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Hacked Off: Ten things the press would rather you didn’t know – Brian Cathcart

  • No witness or anybody else at the Leveson Inquiry advocated state control of the press.
  • Lord Justice Leveson’s terms of reference require him to make recommendations that support press freedom.
  • Editors have been seeking the power to license journalists by ensuring that only people they approve can have press cards.
  • Far from being in financial difficulty, the Daily Mail, Mirror, Sun, Express and Star papers make well over £200m in profit a year.
  • Twenty-six leading academics in law and journalism have written to the press to denounce the editors’ proposed new self-regulation scheme as inadequate.
  • Statutory backing for a press regulator is supported by the NUJ, the largest organisation in the country representing journalists.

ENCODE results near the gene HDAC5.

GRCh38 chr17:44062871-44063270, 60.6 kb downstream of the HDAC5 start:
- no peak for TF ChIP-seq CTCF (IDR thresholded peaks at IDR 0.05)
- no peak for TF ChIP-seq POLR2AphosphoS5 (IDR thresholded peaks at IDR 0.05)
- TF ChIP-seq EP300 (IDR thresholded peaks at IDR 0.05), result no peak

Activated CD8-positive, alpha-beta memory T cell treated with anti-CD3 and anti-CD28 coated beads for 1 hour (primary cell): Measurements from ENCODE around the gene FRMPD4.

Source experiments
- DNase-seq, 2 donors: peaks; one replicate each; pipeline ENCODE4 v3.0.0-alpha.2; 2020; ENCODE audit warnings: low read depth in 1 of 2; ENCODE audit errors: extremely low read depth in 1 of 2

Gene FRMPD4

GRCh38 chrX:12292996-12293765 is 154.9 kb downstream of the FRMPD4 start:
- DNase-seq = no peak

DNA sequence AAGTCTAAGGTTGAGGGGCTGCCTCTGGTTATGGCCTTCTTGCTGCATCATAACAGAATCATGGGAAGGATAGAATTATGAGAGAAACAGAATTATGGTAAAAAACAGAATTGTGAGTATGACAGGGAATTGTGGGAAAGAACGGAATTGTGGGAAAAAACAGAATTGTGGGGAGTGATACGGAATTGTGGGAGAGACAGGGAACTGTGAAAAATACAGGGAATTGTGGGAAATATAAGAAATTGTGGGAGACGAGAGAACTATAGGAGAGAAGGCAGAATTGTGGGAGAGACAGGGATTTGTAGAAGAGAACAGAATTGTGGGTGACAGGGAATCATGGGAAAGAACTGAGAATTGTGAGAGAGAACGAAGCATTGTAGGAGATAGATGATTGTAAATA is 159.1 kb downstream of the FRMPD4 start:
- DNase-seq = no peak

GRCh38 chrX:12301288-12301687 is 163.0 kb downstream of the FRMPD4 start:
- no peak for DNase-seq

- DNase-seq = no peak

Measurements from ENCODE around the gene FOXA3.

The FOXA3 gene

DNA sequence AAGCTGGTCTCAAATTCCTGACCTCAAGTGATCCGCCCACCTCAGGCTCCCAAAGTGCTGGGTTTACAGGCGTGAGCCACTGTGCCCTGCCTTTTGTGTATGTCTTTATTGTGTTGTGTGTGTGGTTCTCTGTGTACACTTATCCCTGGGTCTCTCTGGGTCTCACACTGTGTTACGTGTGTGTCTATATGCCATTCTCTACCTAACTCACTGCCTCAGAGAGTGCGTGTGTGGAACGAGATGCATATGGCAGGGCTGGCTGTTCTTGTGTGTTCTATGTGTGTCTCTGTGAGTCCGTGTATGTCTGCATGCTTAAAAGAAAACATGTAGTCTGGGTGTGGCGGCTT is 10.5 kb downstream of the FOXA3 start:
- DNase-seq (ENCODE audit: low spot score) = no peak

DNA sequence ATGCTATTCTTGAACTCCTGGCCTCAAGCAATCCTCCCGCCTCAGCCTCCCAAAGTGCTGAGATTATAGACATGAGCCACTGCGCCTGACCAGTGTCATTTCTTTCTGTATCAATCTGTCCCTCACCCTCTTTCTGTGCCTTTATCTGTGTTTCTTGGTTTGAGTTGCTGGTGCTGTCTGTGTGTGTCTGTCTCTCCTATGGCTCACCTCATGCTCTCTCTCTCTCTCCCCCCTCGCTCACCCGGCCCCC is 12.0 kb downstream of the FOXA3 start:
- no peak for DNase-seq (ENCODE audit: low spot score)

• It was ITV, whose regulation is underpinned by statute, and not the ‘self-regulated’ press, that opened the floodgates of revelation about Jimmy Savile.
  • The overwhelming majority of victims of phone hacking and data mining are ordinary people and not celebrities.
  • Only last month the Mail and Mirror were fined for contempt of court after their reporting helped cause the abandonment of a child kidnapping trial.

1 Comment

  1. rob

    “No witness or anybody else at the Leveson Inquiry advocated state control of the press”

    Indeed the Lord Justice himself made it plain himself that was not a road he wanted to go down.

    But nor do we want press organisations (especially with foreign owners) so dominant that they cower, rather than holding to account, our politicians and corrupt our police forces.

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